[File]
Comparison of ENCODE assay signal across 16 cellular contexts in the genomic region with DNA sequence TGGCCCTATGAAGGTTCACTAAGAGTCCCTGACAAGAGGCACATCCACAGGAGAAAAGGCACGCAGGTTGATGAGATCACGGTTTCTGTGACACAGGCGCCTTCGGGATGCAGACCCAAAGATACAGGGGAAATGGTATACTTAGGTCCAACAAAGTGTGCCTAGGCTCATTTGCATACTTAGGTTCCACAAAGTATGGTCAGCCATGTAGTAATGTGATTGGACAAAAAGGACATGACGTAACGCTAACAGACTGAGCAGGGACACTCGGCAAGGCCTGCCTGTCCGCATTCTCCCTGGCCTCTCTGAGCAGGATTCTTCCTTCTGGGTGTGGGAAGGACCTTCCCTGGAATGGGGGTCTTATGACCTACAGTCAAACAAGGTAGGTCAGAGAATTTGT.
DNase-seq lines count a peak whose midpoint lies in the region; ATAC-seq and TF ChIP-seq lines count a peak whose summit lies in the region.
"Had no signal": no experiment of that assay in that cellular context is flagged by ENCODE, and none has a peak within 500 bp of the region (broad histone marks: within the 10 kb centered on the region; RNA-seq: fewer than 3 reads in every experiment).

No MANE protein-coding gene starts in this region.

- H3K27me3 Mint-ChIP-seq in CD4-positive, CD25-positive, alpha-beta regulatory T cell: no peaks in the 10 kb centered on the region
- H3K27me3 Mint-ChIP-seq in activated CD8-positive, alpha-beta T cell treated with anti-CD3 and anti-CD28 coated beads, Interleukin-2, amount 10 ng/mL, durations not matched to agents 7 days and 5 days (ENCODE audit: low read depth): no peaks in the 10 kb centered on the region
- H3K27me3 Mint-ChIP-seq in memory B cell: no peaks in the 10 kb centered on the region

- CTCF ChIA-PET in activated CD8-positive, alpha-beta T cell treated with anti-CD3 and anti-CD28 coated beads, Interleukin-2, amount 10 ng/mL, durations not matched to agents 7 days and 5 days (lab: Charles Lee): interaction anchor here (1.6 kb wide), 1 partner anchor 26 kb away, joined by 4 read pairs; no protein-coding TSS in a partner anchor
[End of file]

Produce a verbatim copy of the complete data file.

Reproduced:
Comparison of ENCODE assay signal across 16 cellular contexts in the genomic region with DNA sequence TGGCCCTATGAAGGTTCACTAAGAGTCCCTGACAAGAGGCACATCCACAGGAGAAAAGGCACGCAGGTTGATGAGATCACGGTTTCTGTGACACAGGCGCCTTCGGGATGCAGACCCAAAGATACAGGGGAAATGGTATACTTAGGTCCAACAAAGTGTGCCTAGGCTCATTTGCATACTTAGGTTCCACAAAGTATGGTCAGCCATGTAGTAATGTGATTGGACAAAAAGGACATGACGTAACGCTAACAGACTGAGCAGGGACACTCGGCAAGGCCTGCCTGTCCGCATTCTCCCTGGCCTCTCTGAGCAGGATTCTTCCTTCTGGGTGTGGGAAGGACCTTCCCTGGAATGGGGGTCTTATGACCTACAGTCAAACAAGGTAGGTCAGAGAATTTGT.
DNase-seq lines count a peak whose midpoint lies in the region; ATAC-seq and TF ChIP-seq lines count a peak whose summit lies in the region.
"Had no signal": no experiment of that assay in that cellular context is flagged by ENCODE, and none has a peak within 500 bp of the region (broad histone marks: within the 10 kb centered on the region; RNA-seq: fewer than 3 reads in every experiment).

No MANE protein-coding gene starts in this region.

- H3K27me3 Mint-ChIP-seq in CD4-positive, CD25-positive, alpha-beta regulatory T cell: no peaks in the 10 kb centered on the region
- H3K27me3 Mint-ChIP-seq in activated CD8-positive, alpha-beta T cell treated with anti-CD3 and anti-CD28 coated beads, Interleukin-2, amount 10 ng/mL, durations not matched to agents 7 days and 5 days (ENCODE audit: low read depth): no peaks in the 10 kb centered on the region
- H3K27me3 Mint-ChIP-seq in memory B cell: no peaks in the 10 kb centered on the region

- CTCF ChIA-PET in activated CD8-positive, alpha-beta T cell treated with anti-CD3 and anti-CD28 coated beads, Interleukin-2, amount 10 ng/mL, durations not matched to agents 7 days and 5 days (lab: Charles Lee): interaction anchor here (1.6 kb wide), 1 partner anchor 26 kb away, joined by 4 read pairs; no protein-coding TSS in a partner anchor